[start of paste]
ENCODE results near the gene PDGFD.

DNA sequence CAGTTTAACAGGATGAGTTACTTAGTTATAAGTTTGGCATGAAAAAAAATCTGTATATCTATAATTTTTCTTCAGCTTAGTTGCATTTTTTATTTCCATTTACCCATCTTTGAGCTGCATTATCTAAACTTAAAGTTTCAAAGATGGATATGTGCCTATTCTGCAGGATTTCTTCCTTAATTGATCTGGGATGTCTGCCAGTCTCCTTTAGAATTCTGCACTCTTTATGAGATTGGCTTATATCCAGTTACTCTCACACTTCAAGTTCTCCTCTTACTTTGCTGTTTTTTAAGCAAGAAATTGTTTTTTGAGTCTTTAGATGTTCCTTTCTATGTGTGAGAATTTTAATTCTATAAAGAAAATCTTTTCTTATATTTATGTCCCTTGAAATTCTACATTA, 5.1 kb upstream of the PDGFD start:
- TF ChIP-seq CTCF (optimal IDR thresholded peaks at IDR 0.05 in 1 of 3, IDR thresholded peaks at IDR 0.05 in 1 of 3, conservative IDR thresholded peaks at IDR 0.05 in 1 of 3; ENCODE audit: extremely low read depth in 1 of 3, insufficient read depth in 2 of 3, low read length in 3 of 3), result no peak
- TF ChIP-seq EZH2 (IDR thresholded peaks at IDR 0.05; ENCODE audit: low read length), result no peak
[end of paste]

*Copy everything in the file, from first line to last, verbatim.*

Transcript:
ENCODE results near the gene PDGFD.

DNA sequence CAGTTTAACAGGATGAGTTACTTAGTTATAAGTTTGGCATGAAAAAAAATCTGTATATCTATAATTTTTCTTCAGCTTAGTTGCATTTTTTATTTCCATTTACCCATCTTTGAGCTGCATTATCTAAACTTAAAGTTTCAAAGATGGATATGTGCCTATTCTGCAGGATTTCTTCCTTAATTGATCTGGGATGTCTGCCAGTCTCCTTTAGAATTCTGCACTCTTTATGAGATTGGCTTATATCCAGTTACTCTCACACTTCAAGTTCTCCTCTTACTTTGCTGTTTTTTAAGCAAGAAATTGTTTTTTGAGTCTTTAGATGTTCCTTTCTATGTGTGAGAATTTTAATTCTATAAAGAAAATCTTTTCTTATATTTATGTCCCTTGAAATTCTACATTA, 5.1 kb upstream of the PDGFD start:
- TF ChIP-seq CTCF (optimal IDR thresholded peaks at IDR 0.05 in 1 of 3, IDR thresholded peaks at IDR 0.05 in 1 of 3, conservative IDR thresholded peaks at IDR 0.05 in 1 of 3; ENCODE audit: extremely low read depth in 1 of 3, insufficient read depth in 2 of 3, low read length in 3 of 3), result no peak
- TF ChIP-seq EZH2 (IDR thresholded peaks at IDR 0.05; ENCODE audit: low read length), result no peak